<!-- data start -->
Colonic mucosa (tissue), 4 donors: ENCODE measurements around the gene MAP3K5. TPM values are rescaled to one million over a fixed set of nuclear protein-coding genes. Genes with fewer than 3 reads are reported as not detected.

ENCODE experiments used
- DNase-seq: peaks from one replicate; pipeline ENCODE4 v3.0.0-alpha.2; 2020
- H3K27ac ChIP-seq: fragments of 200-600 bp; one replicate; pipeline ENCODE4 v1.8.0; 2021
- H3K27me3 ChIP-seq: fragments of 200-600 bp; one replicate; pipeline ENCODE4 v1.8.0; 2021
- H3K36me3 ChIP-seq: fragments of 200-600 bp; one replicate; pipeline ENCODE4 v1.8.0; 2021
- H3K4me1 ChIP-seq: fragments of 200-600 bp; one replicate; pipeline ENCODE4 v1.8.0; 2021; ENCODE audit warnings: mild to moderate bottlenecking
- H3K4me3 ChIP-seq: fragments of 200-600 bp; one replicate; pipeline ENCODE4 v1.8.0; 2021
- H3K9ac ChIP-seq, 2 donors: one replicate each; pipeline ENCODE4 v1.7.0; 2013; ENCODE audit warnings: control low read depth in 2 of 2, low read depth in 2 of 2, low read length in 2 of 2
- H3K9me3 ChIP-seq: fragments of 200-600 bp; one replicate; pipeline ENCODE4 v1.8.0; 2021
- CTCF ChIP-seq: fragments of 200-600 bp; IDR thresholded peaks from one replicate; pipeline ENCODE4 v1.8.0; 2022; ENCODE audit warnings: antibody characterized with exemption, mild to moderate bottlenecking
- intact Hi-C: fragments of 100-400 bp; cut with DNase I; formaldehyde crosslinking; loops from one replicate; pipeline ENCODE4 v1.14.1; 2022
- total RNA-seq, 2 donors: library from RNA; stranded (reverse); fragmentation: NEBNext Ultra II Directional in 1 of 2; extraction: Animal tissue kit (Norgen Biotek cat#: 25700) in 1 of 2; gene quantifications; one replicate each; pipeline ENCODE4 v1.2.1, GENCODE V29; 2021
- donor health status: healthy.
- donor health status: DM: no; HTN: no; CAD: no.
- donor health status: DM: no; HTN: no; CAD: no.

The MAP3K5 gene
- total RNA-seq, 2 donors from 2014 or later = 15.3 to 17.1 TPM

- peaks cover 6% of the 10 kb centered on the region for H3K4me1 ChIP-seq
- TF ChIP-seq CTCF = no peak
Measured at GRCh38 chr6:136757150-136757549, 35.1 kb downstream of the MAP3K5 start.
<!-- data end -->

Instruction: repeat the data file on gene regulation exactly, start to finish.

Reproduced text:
Colonic mucosa (tissue), 4 donors: ENCODE measurements around the gene MAP3K5. TPM values are rescaled to one million over a fixed set of nuclear protein-coding genes. Genes with fewer than 3 reads are reported as not detected.

ENCODE experiments used
- DNase-seq: peaks from one replicate; pipeline ENCODE4 v3.0.0-alpha.2; 2020
- H3K27ac ChIP-seq: fragments of 200-600 bp; one replicate; pipeline ENCODE4 v1.8.0; 2021
- H3K27me3 ChIP-seq: fragments of 200-600 bp; one replicate; pipeline ENCODE4 v1.8.0; 2021
- H3K36me3 ChIP-seq: fragments of 200-600 bp; one replicate; pipeline ENCODE4 v1.8.0; 2021
- H3K4me1 ChIP-seq: fragments of 200-600 bp; one replicate; pipeline ENCODE4 v1.8.0; 2021; ENCODE audit warnings: mild to moderate bottlenecking
- H3K4me3 ChIP-seq: fragments of 200-600 bp; one replicate; pipeline ENCODE4 v1.8.0; 2021
- H3K9ac ChIP-seq, 2 donors: one replicate each; pipeline ENCODE4 v1.7.0; 2013; ENCODE audit warnings: control low read depth in 2 of 2, low read depth in 2 of 2, low read length in 2 of 2
- H3K9me3 ChIP-seq: fragments of 200-600 bp; one replicate; pipeline ENCODE4 v1.8.0; 2021
- CTCF ChIP-seq: fragments of 200-600 bp; IDR thresholded peaks from one replicate; pipeline ENCODE4 v1.8.0; 2022; ENCODE audit warnings: antibody characterized with exemption, mild to moderate bottlenecking
- intact Hi-C: fragments of 100-400 bp; cut with DNase I; formaldehyde crosslinking; loops from one replicate; pipeline ENCODE4 v1.14.1; 2022
- total RNA-seq, 2 donors: library from RNA; stranded (reverse); fragmentation: NEBNext Ultra II Directional in 1 of 2; extraction: Animal tissue kit (Norgen Biotek cat#: 25700) in 1 of 2; gene quantifications; one replicate each; pipeline ENCODE4 v1.2.1, GENCODE V29; 2021
- donor health status: healthy.
- donor health status: DM: no; HTN: no; CAD: no.
- donor health status: DM: no; HTN: no; CAD: no.

The MAP3K5 gene
- total RNA-seq, 2 donors from 2014 or later = 15.3 to 17.1 TPM

- peaks cover 6% of the 10 kb centered on the region for H3K4me1 ChIP-seq
- TF ChIP-seq CTCF = no peak
Measured at GRCh38 chr6:136757150-136757549, 35.1 kb downstream of the MAP3K5 start.